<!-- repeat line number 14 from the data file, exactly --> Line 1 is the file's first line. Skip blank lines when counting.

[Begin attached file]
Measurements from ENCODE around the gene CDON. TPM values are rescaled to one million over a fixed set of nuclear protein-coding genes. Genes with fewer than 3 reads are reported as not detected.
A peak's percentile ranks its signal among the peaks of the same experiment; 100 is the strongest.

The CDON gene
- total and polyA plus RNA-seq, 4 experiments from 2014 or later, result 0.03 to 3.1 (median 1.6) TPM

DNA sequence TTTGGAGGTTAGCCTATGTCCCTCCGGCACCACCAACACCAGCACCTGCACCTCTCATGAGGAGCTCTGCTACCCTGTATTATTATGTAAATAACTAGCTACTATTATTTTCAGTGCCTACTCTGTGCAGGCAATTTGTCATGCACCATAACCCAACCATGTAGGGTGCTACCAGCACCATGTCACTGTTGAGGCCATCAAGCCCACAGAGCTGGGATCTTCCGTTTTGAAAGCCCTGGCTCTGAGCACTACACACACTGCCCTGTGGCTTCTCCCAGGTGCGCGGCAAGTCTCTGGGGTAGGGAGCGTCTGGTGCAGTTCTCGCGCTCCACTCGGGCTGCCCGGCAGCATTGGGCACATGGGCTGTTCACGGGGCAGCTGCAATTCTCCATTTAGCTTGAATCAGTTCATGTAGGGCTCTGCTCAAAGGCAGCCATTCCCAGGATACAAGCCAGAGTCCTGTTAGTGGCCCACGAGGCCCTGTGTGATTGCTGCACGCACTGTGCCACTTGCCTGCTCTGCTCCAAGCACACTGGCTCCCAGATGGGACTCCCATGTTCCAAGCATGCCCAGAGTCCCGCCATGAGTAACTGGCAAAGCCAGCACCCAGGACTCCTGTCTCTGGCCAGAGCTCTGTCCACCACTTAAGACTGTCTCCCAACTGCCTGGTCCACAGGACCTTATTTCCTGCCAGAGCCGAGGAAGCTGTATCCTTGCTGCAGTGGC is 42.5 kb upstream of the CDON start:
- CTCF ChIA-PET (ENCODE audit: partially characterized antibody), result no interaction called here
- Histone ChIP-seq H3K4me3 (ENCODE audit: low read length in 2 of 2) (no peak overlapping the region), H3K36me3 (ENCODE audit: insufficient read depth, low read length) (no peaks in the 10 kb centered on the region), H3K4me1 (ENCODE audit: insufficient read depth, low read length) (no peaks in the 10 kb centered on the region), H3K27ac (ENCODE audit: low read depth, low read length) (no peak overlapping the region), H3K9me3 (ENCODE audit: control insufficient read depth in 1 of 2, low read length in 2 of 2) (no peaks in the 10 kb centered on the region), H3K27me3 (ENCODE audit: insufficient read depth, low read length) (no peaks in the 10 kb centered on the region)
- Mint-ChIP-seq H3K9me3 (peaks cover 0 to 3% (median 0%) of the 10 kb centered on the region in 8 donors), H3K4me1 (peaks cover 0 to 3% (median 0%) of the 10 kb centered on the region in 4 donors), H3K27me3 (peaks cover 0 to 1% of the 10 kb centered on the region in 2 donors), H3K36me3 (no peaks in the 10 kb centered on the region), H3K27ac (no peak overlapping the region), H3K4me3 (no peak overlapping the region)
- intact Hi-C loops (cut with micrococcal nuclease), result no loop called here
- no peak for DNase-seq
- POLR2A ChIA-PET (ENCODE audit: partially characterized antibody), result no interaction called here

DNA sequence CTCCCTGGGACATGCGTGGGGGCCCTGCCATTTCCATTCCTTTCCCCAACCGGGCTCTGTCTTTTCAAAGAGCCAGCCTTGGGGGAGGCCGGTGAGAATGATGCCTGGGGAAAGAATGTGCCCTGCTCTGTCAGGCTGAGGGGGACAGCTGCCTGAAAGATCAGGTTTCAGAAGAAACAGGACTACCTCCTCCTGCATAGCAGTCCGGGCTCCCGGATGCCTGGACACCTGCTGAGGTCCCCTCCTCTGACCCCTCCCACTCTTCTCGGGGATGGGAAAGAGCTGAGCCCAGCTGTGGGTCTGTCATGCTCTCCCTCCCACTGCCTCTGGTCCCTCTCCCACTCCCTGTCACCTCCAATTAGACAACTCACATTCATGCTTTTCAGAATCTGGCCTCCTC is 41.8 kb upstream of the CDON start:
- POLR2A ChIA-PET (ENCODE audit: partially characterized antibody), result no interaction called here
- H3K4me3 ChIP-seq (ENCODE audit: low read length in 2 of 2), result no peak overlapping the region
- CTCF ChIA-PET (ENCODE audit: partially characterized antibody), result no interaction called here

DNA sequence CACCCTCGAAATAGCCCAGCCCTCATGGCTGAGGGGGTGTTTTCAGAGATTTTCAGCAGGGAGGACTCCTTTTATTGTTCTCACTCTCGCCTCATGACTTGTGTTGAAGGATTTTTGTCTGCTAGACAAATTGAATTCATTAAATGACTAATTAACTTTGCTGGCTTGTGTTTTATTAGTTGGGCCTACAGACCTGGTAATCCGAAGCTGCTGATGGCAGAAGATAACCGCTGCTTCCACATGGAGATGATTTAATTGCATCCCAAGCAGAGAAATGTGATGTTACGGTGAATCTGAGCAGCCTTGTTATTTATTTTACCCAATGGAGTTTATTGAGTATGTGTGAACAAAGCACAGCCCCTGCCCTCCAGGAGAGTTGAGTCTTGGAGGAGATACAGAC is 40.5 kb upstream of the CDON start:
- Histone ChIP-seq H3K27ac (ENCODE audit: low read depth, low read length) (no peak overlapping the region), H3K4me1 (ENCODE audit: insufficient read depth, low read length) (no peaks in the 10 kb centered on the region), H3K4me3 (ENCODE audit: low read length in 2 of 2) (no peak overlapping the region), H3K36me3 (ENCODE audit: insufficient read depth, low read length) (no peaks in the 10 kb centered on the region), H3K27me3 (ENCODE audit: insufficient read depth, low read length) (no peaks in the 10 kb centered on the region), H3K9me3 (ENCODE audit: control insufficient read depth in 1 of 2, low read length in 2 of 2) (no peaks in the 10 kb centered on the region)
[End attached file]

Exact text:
- H3K4me3 ChIP-seq (ENCODE audit: low read length in 2 of 2), result no peak overlapping the region